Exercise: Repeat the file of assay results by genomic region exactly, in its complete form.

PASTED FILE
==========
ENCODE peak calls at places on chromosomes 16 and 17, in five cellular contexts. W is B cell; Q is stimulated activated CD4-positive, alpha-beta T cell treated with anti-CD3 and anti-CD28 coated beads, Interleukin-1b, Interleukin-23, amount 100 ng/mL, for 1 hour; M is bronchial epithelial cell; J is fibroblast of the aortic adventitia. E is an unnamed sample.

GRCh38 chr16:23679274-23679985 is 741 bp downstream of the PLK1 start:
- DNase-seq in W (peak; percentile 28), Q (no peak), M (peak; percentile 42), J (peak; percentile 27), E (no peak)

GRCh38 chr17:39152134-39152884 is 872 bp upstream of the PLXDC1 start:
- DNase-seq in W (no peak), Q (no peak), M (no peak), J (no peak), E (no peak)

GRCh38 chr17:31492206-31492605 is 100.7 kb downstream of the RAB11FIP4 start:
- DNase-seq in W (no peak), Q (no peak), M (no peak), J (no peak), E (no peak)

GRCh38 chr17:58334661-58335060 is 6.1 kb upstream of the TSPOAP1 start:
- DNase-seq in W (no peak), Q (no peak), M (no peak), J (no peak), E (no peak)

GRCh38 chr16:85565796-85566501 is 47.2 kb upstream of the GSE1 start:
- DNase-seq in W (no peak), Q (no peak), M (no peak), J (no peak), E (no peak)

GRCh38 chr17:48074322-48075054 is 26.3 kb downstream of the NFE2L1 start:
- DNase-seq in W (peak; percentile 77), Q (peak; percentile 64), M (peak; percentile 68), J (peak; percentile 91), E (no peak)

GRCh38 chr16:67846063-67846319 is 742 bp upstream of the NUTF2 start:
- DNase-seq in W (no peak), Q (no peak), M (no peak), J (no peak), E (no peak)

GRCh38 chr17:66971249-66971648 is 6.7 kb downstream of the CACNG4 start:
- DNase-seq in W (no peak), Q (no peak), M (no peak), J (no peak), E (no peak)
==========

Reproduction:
ENCODE peak calls at places on chromosomes 16 and 17, in five cellular contexts. W is B cell; Q is stimulated activated CD4-positive, alpha-beta T cell treated with anti-CD3 and anti-CD28 coated beads, Interleukin-1b, Interleukin-23, amount 100 ng/mL, for 1 hour; M is bronchial epithelial cell; J is fibroblast of the aortic adventitia. E is an unnamed sample.

GRCh38 chr16:23679274-23679985 is 741 bp downstream of the PLK1 start:
- DNase-seq in W (peak; percentile 28), Q (no peak), M (peak; percentile 42), J (peak; percentile 27), E (no peak)

GRCh38 chr17:39152134-39152884 is 872 bp upstream of the PLXDC1 start:
- DNase-seq in W (no peak), Q (no peak), M (no peak), J (no peak), E (no peak)

GRCh38 chr17:31492206-31492605 is 100.7 kb downstream of the RAB11FIP4 start:
- DNase-seq in W (no peak), Q (no peak), M (no peak), J (no peak), E (no peak)

GRCh38 chr17:58334661-58335060 is 6.1 kb upstream of the TSPOAP1 start:
- DNase-seq in W (no peak), Q (no peak), M (no peak), J (no peak), E (no peak)

GRCh38 chr16:85565796-85566501 is 47.2 kb upstream of the GSE1 start:
- DNase-seq in W (no peak), Q (no peak), M (no peak), J (no peak), E (no peak)

GRCh38 chr17:48074322-48075054 is 26.3 kb downstream of the NFE2L1 start:
- DNase-seq in W (peak; percentile 77), Q (peak; percentile 64), M (peak; percentile 68), J (peak; percentile 91), E (no peak)

GRCh38 chr16:67846063-67846319 is 742 bp upstream of the NUTF2 start:
- DNase-seq in W (no peak), Q (no peak), M (no peak), J (no peak), E (no peak)

GRCh38 chr17:66971249-66971648 is 6.7 kb downstream of the CACNG4 start:
- DNase-seq in W (no peak), Q (no peak), M (no peak), J (no peak), E (no peak)